BSF Study Questions Revelation Lesson 21, Day 4: Exodus 32; 34:4-7

Summary of passages:  Exodus 32:  While Moses was up on the mountain, the people became afraid and asked Aaron to make them new gods to go before them since something probably happened to Moses on the mountain. So Aaron took all the gold earrings from the people and made them into a golden calf as their new god. Aaron made an altar to the calf and made sacrifices to it. Then they had a party.

God told Moses to go down off the mountain as the people have become corrupt. God was so angry He told Moses to leave Him be so that He could destroy them and find a new people. Moses pleaded for the people, saying the Egyptians would only gloat if God killed them. Moses reminded God of His promise to Abraham, Isaac, and Israel and to make their descendants as numerous as the stars. So God relented and did not destroy the people.

Moses went down Mount Sinai with the Tablets in his hands. Joshua had waited for Moses on the mountain a bit away and he thought there was a war going on. Moses said it was singing. Moses was so angry when he saw the sin of the people that he threw the tablets down and they broke. He burned the calf and made the Israelites drink the powder it made. Moses asks Aaron how he let the people sin. Aaron tells Moses the story, but blaming it on how evil the people are and how a calf just “came out”.

Moses was not pleased that Aaron had made the Israelites a laughingstock to the world. Moses asks whomever is for God to come to him. The Levites come. God told the Levites to kill everyone else who is not for the Lord and they killed about 3000 that day. They will now be set apart and blessed for their loyalty to God.

Moses goes up to the Lord again to plead for the people’s forgiveness, saying to blot him out of the book if God does not forgive them. God says He will but when the times comes for punishment (judgment), He will punish them and blot them out of His book. He struck them with the plague as punishment (death of 3000).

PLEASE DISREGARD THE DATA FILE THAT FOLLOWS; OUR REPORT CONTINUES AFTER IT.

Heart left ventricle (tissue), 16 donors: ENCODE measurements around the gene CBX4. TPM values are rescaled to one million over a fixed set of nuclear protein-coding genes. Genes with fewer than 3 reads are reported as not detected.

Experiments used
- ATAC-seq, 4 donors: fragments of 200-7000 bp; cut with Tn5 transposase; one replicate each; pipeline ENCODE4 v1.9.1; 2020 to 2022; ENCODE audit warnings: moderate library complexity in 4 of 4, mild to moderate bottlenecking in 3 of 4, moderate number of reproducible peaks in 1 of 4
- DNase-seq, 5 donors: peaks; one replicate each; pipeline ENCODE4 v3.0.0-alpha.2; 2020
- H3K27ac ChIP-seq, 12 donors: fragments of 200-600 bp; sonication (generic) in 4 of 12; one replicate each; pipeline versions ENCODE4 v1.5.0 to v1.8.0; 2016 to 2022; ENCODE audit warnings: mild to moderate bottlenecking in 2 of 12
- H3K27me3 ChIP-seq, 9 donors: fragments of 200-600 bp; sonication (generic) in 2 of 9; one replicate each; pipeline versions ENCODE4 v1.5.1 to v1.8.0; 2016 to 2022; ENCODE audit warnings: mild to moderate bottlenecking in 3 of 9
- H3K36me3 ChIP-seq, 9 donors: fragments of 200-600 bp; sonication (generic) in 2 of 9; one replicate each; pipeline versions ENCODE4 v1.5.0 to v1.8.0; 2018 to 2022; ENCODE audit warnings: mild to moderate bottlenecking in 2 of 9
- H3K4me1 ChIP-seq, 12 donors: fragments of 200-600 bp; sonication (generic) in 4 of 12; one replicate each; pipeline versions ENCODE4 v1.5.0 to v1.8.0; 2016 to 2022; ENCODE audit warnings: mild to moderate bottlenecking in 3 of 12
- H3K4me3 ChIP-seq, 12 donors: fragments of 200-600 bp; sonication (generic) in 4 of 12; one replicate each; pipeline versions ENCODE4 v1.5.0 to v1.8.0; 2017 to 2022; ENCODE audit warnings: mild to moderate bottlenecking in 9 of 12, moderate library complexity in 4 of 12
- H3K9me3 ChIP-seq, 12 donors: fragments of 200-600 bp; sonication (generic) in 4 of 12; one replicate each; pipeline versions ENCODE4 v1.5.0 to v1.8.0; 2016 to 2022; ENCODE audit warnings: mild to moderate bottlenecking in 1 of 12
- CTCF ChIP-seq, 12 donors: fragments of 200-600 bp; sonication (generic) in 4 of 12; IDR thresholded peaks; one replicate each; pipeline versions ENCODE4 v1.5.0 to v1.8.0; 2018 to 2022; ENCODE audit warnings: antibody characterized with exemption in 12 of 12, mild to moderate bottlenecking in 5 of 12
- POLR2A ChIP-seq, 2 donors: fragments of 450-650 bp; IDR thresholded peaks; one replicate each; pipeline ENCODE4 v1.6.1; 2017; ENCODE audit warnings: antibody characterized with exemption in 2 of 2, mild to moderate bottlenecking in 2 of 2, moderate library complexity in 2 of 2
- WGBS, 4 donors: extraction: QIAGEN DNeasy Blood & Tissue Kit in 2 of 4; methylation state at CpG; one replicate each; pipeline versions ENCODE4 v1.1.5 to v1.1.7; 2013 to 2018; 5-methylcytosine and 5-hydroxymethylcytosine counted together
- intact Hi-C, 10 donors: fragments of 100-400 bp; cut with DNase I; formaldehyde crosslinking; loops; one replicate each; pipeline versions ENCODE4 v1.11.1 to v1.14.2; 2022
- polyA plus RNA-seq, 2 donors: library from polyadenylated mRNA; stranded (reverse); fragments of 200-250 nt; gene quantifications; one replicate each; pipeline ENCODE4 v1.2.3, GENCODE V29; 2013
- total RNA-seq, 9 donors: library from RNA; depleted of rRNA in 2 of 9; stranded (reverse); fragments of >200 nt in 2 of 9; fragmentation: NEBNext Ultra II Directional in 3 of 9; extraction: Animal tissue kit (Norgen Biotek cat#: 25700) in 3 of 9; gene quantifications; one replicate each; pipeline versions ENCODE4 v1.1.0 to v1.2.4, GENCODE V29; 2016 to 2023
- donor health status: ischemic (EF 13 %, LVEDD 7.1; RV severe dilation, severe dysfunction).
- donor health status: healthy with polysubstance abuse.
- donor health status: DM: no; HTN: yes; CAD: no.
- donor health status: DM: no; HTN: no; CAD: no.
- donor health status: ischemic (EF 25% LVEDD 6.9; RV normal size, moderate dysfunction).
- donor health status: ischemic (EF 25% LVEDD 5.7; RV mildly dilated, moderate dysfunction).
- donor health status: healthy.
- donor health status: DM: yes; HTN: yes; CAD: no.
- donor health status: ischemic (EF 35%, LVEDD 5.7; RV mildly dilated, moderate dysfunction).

Exodus 34:4-7:  Moses chiseled out 2 stone tablets and went up to Mount Sinai.  The Lord came down from a cloud and proclaimed His name and passed in front of Moses, proclaiming His compassion, love, forgiveness, and judgements.

Questions:

8a)  God at first wants to kill all the people.  Moses convinces him not to.  He asks for those who will stand for God and all the Levites rallied.  Then the Levites killed 3000 people for not turning back to God.  Moses again asks for forgiveness, which God grants some but He sends a plague upon the people, killing more.  God judges some and spares some.

b)  God relented because Moses asked him to.  Jesus asked God to spare us and he died for our sins and God did.

c)  No.  They all deserved death but only some received it.  God showed mercy.

9)  This is the ultimate show of judgment and mercy.  God is in control and He decides who pays the penalty and who is forgiven and who had turned to Him in their hearts.  God is great.

Conclusions:  We studied Exodus 32 in Lesson 11 last year for one whole week and answered very similar questions on how Moses interceded for the people just like Jesus did/does for us today.  Think this is redundant and unnecessary for a study of the “book of Revelation.”

End Notes:  Exodus 32:  This calf was probably small (only a few inches high) lifted onto a pedestal for the people to see. It was not huge like depicted in the movies.